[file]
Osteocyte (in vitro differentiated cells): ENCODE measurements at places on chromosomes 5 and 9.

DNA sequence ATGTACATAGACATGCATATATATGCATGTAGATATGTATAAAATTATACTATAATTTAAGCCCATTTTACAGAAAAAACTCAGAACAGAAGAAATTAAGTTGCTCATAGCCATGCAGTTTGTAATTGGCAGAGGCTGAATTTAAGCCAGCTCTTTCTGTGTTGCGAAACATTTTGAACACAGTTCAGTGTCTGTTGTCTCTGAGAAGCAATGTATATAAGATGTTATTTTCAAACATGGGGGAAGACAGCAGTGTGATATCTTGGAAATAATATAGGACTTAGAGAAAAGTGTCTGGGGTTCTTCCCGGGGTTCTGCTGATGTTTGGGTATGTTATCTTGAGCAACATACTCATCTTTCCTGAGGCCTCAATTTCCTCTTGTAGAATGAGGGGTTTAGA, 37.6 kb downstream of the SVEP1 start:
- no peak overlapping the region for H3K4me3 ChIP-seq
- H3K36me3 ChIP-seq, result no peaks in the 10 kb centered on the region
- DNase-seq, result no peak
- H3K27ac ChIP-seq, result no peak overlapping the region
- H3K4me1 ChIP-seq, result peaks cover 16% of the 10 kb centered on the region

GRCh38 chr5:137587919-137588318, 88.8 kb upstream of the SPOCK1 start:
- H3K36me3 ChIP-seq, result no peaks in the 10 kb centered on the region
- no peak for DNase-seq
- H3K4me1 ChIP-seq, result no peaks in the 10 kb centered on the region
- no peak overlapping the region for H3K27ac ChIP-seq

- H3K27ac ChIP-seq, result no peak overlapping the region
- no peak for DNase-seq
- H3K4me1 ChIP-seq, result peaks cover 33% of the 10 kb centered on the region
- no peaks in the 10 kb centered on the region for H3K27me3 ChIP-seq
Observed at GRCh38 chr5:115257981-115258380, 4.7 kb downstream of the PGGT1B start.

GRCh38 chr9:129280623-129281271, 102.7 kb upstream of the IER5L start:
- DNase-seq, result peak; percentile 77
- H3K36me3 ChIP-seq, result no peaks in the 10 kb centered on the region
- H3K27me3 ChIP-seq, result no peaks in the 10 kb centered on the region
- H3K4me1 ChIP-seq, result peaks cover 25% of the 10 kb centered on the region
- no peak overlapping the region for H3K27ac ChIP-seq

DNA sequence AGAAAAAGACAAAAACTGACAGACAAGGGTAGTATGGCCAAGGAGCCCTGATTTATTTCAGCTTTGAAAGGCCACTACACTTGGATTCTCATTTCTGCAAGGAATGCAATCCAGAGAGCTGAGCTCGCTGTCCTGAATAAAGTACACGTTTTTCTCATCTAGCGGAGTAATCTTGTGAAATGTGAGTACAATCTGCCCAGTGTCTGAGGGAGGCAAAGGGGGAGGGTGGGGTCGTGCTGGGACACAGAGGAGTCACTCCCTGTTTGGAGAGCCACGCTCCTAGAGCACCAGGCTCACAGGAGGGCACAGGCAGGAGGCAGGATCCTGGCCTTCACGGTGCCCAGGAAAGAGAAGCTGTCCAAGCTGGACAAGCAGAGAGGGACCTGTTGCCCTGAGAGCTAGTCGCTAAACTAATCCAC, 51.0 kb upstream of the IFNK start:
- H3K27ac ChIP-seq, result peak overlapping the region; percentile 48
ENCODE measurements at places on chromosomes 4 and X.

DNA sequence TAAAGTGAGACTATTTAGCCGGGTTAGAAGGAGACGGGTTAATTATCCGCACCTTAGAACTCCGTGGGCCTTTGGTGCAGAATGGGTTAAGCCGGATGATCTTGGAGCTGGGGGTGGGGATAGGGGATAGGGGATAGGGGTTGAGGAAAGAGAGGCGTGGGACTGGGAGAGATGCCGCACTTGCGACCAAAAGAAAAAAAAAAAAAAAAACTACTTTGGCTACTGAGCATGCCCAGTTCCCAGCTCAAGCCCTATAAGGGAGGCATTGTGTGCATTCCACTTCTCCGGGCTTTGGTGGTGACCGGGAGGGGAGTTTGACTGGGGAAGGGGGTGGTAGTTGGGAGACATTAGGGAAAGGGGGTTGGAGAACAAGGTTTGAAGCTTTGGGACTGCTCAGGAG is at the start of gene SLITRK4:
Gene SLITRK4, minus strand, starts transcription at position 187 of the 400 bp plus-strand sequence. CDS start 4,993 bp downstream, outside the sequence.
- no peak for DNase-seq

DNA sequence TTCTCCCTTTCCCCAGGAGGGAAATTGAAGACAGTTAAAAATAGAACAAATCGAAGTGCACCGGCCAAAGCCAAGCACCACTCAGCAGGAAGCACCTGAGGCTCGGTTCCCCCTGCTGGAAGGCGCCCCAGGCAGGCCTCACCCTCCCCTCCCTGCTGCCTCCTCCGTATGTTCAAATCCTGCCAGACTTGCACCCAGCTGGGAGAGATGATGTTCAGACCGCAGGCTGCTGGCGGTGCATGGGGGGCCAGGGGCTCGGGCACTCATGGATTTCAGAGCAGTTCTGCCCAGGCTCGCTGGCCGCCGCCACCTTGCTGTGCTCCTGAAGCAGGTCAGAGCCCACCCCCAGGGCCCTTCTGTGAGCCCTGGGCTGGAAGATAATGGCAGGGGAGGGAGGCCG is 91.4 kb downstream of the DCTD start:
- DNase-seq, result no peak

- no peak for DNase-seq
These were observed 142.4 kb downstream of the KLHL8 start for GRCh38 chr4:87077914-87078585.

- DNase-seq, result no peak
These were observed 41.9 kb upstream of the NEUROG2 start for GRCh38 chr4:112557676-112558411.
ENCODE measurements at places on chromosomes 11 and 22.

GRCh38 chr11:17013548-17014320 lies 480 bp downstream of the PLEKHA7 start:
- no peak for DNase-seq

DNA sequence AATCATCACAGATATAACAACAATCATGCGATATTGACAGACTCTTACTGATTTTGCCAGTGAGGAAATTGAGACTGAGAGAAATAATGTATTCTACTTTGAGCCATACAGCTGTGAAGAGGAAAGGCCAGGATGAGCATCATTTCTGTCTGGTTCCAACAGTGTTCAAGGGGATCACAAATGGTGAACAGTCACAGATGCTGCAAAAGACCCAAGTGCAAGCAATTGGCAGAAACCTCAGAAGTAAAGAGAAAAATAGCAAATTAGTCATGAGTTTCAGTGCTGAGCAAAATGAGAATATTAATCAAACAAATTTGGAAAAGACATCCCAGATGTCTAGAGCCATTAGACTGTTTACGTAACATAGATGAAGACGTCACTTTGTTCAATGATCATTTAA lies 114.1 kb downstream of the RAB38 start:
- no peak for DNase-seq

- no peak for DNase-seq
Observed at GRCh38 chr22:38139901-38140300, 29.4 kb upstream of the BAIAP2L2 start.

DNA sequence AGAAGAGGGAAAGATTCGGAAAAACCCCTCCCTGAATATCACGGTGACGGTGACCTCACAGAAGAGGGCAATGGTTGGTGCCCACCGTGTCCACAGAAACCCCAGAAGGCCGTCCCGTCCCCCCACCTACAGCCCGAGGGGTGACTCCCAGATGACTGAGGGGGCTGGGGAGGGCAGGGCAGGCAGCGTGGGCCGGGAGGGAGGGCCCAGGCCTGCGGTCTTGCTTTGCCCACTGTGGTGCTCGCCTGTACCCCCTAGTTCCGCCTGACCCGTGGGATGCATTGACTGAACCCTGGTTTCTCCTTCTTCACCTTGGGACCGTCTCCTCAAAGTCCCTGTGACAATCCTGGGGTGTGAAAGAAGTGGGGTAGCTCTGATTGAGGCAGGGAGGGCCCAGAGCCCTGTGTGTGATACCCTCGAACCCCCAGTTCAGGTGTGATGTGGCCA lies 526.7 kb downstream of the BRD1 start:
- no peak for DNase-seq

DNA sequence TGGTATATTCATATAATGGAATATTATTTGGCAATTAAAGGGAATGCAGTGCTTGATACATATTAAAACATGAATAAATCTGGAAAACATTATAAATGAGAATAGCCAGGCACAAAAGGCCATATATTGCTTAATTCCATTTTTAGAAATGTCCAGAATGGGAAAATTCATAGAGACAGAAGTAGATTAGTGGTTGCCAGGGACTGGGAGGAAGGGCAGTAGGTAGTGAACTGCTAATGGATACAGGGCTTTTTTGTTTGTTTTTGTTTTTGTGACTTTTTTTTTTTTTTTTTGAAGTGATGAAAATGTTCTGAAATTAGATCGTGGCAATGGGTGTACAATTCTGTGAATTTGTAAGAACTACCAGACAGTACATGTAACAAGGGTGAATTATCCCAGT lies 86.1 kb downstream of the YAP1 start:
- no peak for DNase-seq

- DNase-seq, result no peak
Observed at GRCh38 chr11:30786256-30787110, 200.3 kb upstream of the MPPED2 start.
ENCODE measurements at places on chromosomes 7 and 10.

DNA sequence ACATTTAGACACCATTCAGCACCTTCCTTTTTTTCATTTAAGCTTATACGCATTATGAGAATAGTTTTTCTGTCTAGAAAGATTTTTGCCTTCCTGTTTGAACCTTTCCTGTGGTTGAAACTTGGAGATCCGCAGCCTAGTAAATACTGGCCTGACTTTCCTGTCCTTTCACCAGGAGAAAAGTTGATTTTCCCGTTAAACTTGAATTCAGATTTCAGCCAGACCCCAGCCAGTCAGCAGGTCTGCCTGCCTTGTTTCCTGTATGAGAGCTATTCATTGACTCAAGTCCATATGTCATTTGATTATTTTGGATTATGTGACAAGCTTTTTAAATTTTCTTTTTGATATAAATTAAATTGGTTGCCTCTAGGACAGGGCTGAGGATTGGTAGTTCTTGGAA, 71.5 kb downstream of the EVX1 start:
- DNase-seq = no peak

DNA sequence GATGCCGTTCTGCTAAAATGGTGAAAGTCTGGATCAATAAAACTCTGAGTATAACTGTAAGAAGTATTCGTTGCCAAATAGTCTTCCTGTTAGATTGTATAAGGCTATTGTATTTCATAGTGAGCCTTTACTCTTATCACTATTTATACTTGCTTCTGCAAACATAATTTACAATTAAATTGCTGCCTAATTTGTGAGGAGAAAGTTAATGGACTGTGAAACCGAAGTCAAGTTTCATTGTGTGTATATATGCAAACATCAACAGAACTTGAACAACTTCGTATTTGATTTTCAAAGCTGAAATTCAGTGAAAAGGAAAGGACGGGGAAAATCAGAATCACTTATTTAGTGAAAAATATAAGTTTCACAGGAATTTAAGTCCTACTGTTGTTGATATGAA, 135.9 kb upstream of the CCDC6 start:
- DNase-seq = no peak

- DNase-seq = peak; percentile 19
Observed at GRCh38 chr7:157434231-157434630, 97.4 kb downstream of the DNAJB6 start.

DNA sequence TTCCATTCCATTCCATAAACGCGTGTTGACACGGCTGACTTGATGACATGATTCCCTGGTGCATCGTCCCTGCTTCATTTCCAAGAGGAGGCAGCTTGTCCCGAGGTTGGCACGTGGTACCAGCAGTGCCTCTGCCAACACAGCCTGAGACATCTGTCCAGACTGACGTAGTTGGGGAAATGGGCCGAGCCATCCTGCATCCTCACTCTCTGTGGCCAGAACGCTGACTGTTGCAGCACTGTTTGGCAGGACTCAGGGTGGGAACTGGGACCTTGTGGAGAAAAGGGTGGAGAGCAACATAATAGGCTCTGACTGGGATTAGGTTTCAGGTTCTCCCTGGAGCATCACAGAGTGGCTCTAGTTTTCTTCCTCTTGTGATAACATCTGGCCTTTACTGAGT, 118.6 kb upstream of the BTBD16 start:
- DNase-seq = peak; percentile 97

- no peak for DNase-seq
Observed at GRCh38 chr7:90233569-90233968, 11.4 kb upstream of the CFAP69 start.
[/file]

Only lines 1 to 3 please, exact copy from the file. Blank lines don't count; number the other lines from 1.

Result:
Osteocyte (in vitro differentiated cells): ENCODE measurements at places on chromosomes 5 and 9.

DNA sequence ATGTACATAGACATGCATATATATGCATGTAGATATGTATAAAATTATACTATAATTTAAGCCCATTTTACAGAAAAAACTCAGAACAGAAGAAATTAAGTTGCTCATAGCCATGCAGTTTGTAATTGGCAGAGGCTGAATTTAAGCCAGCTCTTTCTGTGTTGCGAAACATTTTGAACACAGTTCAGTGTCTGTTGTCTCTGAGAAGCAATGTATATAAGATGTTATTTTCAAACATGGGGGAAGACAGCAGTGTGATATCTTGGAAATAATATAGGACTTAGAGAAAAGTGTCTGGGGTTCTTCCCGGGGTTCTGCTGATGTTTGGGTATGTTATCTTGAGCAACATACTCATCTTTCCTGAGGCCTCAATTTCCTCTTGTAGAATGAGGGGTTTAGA, 37.6 kb downstream of the SVEP1 start:
- no peak overlapping the region for H3K4me3 ChIP-seq